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Gaming PC Builds For Almost Every Budget

Gaming PCs are not mandatory but a quality disburse if you are willing to enjoy your time during the pandemic. In this article, we are going to suggest gaming PCs for almost every budget, ranging from $500 to $1,000. Prices may vary depending on location and promos. Case and parts might not fit physically, so be sure to ask your retailer before your purchase.

Photo by Artiom Vallat on Unsplash

$500

$500 is not really a coherent amount for a gaming PC, but with this amount of money, you actually can build a system that runs most of the games on the market. It is accurate to say that getting an AMD processor for a lower budget is a lot more relatable. AMD processors are pretty strong when it comes to multi-threading, but unfortunately, not every game or application supports this option yet. This system will allow you to upgrade your ram to 16 and activate the dual-channel feature. Since the motherboard is micro ATX, you have to be careful while selecting ram and GPU. We have suggested a G.Skill Aegis ram and MSI GeForce GTX 1050 Ti graphics card, but the sizes might not be compatible. If it is not, we recommend finding equivalent rigs. 

  • CPU: AMD Ryzen 5 1600 3.2 Ghz
  • Motherboard: Gigabyte GA-A320M-S2H Micro ATX
  • RAM: G.Skill Aegis 8 GB DDR4-3000 CL16
  • Storage: Kingston A400 240gb 2.5” SSD
  • GPU: MSI GeForce GTX 1050 Ti 4 GB
  • Case: Thermaltake Versa H21 ATX Mid Tower
  • PSU: Enermax CYBERBRON 500W 80+ Bronze

Here you can see the performance of Ryzen 5 1600 paired with a GTX 1050 TI. Credits to Santiago Santiago for the informative content.

$750

$750 is a lot more acceptable for a better gaming performance. An excess of $250 will let us upgrade a lot of things and pump up the FPS. Especially the graphics card update will increase the system performance a lot. GeForce GTX 1650 Super allows you to play every game on the market on high or low specs. The key part is that the CPU and GPU will work together without a problem since there won’t be any bottleneck. With the extra couple of dollars, we have included a 500 GB HDD for more storage.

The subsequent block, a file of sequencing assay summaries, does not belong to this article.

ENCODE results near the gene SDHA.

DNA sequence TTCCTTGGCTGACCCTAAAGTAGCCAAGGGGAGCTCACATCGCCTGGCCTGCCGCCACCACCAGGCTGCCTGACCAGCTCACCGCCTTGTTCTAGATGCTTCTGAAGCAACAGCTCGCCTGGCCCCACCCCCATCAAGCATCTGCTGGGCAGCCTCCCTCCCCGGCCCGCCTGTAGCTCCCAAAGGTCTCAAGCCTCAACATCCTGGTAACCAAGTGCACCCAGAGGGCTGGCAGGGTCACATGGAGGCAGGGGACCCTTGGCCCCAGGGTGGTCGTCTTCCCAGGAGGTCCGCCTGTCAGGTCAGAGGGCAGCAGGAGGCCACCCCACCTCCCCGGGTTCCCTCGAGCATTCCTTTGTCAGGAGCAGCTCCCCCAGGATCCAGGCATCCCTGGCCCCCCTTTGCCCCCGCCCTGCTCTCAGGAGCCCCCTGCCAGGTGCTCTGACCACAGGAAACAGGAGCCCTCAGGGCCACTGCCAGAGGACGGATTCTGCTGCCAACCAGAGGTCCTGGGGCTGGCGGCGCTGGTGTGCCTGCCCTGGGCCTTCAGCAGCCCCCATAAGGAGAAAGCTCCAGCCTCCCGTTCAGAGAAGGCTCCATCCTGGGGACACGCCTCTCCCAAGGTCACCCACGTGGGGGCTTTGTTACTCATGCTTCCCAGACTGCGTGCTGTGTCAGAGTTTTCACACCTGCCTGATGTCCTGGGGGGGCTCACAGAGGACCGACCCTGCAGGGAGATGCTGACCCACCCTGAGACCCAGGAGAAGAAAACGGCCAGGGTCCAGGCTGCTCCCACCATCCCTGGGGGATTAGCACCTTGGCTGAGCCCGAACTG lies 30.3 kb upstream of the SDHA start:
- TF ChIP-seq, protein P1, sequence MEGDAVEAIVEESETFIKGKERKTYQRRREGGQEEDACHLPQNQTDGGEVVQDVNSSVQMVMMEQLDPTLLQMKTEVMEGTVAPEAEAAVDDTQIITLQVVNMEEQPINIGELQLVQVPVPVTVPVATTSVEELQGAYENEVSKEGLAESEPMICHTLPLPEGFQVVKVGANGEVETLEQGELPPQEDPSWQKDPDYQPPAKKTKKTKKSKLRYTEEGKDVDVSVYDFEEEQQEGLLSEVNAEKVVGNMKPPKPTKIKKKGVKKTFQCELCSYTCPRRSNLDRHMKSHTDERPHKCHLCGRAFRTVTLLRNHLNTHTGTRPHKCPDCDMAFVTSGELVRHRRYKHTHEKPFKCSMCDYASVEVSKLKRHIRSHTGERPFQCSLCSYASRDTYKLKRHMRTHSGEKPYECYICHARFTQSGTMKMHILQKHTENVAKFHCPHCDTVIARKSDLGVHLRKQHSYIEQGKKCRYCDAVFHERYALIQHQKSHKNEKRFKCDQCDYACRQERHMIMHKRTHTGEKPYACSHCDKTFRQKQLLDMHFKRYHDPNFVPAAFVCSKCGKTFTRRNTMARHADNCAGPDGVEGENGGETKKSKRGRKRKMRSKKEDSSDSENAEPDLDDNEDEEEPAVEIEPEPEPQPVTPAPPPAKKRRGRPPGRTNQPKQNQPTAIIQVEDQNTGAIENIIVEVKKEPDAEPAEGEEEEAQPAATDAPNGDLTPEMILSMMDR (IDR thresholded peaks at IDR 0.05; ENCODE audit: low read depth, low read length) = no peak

• CPU: AMD Ryzen 5 2600 3.4 GHz
  • Motherboard: Gigabyte B450 AORUS M Micro ATX 
  • RAM: G.Skill Aegis 16 GB (2×8) DDR4-3000 CL16
  • Storage: Kingston A400 240gb 2.5” SSD / SeaGate Barracuda 500 GB 7200 RPM
  • GPU: MSI GeForce GTX 1650 SUPER 4 GB VENTUS XS OC
  • Case: Thermaltake Versa H21 ATX Mid Tower
  • PSU: Enermax CYBERBRON 500W 80+ Bronze

Here is a comparison between GeForce GTX 1650 SUPER vs GTX 1050 Ti. Credits to Benchmark.

$1000

We picked a B550 motherboard for the maximum performance. B550 motherboards offer PCI.E GEN 4 support, which is slightly better than Gen 3. Keep in mind, maximum performance. RX 5700 XT is a real monster when it comes to gaming with a M2 SSD. M2 SSDs are a lot faster than normal SSD and obviously HDD’s.

  • CPU: AMD Ryzen 5 3600 3.6 GHz
  • Motherboard: ASRock B550 Phantom Gaming 4 ATX
  • RAM: G.Skill Ripjaws V Series 16 GB (2×8) DDR4-3200 CL16
  • Storage: ADATA XPG SX6000 Pro 256 GB M.2 SSD / SeaGate Barracuda 500 GB 7200 RPM
  • GPU: ASUS Radeon RX 5700 XT 8 GB STRIX GAMING OC 
  • Case: Thermaltake Versa H21 ATX Mid Tower
  • PSU: Gigabyte P-B 650W 80+ Bronze

These recommendations all include AMD processors, because of the price-to-performance ratio. You can build systems that include 10th generation i7 or i9 processors as you wish, however, you’ll have to change the motherboard.

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